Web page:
CARPENTER: The most terrifying recent memory I have. It reminds me of the fear you have as a child, unnamed and profound. Two years ago I was visiting my daddy, who is 95 this month, and my retina detached there in Bowling Green, Kentucky. I had to run to see an ophthalmologist, and he said, ‘You have to have an operation right now. I can’t guarantee that you’ll make it on the airplane back to LA.’ So I had to be driven to Nashville 65 miles away to this big clinic. I didn’t know anything that was going on – I didn’t know the people, the doctors. I thought I was going to go blind. I’ve never experienced such terror since I was a little kid. Two days after his diagnosis I went in and had surgery. But what am I going to do? I can’t control this. It’s funny, for a guy who makes frightening movies… the situations in my movies are nothing compared to what I was going through.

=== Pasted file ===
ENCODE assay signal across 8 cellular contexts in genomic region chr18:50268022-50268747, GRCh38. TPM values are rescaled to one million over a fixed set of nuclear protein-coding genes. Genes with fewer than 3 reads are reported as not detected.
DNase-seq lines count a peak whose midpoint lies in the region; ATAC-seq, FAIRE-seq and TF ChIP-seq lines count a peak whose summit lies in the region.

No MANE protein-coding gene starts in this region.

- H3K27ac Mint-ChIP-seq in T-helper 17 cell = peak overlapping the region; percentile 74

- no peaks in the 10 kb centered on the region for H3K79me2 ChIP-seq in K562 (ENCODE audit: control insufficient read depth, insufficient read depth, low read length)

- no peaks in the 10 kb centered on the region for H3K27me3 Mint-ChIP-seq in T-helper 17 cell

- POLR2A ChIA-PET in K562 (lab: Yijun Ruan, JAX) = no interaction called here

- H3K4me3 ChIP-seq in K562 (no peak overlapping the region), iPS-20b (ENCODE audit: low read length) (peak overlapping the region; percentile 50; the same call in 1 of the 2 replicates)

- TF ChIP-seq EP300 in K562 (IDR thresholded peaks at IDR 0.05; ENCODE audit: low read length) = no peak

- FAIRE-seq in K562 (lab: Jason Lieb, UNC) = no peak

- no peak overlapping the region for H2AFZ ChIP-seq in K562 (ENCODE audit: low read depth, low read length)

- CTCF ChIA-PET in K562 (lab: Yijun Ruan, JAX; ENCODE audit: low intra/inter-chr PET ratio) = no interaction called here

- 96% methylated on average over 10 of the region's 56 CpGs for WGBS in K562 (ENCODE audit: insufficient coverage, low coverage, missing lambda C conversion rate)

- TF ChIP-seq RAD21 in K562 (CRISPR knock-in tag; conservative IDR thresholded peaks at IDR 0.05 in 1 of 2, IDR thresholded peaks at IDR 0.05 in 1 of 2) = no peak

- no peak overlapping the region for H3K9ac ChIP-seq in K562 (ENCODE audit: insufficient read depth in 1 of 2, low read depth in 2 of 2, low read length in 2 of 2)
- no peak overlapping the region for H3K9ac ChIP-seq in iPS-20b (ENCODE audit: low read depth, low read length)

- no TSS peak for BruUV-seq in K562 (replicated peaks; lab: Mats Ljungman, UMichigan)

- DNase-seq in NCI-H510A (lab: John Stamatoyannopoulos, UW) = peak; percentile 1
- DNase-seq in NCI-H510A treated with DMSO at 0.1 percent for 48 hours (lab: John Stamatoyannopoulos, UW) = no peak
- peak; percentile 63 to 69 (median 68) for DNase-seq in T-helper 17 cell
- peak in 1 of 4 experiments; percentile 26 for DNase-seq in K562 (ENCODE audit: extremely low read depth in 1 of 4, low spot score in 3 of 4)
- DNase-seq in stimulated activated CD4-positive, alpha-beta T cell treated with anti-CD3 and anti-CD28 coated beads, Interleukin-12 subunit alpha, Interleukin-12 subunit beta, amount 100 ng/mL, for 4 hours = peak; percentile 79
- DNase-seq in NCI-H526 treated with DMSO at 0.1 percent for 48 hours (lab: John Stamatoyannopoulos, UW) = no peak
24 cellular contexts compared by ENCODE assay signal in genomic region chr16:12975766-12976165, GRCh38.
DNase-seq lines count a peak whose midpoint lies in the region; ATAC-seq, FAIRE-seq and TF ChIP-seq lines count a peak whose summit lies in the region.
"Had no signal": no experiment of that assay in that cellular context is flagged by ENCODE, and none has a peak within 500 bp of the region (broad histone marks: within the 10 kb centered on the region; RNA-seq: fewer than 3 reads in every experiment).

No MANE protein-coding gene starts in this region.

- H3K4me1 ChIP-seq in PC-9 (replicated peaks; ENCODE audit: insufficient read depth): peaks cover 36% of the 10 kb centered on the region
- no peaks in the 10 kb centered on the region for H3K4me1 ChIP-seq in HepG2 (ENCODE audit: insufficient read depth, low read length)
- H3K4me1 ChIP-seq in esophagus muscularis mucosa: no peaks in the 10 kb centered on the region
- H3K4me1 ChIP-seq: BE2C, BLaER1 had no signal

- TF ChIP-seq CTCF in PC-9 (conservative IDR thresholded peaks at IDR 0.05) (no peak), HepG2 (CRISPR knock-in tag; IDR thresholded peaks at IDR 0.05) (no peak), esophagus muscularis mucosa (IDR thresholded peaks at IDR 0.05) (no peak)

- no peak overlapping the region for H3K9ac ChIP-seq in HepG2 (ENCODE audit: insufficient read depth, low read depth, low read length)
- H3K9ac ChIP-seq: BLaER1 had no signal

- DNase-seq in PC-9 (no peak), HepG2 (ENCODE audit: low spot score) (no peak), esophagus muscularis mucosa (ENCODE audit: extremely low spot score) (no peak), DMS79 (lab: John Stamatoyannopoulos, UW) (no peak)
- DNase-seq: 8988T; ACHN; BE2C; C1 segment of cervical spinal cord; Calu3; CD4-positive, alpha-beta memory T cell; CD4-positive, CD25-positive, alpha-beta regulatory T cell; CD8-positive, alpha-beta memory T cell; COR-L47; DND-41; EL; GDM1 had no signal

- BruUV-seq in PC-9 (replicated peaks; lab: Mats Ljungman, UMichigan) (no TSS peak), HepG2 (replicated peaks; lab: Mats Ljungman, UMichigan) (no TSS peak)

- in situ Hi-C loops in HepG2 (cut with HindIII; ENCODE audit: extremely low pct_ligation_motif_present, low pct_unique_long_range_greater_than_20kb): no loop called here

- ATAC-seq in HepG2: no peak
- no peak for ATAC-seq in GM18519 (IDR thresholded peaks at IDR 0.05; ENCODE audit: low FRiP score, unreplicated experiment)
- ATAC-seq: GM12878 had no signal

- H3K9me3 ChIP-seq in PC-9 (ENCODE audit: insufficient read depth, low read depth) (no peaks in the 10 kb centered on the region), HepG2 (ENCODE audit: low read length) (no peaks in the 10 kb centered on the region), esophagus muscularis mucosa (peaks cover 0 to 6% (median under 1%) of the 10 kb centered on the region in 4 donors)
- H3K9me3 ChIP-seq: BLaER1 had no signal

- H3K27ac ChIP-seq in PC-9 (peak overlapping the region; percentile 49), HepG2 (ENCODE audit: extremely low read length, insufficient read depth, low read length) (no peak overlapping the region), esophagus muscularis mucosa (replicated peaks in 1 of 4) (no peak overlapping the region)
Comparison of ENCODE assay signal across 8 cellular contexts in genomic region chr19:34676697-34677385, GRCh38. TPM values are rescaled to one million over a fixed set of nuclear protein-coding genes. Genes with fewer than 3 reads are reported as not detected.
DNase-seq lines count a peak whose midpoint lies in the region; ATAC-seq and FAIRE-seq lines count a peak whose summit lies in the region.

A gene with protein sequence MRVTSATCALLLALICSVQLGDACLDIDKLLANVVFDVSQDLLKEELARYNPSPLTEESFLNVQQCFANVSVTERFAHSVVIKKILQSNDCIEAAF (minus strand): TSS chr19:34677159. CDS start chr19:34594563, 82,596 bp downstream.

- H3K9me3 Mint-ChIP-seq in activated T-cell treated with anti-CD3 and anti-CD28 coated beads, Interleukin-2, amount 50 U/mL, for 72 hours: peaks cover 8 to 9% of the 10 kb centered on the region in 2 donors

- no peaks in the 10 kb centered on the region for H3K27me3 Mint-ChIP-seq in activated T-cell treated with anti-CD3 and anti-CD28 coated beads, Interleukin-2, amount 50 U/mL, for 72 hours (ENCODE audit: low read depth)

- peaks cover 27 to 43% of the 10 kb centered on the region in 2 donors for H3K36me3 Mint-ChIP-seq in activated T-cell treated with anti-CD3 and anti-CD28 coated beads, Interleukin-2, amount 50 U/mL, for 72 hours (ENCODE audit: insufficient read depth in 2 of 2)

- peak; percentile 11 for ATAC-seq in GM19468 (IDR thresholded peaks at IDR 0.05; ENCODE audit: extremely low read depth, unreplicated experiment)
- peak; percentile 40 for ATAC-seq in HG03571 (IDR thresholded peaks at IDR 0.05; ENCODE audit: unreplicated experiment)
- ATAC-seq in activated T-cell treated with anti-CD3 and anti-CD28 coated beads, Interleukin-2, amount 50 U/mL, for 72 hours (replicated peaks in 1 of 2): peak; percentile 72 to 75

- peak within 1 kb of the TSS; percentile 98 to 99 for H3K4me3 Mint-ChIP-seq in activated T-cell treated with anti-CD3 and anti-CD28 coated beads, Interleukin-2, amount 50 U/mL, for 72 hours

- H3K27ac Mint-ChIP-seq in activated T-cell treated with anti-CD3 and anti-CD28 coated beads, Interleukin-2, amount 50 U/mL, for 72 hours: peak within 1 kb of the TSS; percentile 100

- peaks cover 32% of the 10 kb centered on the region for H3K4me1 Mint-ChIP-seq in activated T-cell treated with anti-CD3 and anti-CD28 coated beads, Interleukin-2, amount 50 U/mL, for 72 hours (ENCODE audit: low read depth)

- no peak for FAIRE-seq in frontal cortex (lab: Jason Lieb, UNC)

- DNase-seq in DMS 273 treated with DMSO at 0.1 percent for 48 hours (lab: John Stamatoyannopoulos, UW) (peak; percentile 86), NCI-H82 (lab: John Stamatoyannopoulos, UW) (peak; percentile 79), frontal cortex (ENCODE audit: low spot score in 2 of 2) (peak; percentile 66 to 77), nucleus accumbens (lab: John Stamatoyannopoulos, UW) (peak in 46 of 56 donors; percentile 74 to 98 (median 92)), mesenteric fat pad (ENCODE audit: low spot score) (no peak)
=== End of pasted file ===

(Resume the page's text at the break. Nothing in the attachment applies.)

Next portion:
DEADLINE: What else scares you?
CARPENTER: Everybody is scared by the same things – death, disfigurement, everything you can imagine. I learned to fly a helicopter back in the ‘80s to prove to myself that I had courage to do something really hard and physical and death defying, because I didn’t go to Vietnam. On The Thing, I got fascinated with them. First lesson, the instructor says, “Let’s see what happens when we have to land without an engine.” He shuts the engine off and down we go like a brick. But 200 hours later, I got my pilot’s license.
DEADLINE: You were learning how to fly right around the time when the Twilight Zone tragedy hit. What insights did your training as a film director and as a pilot give you into what really happened on that set?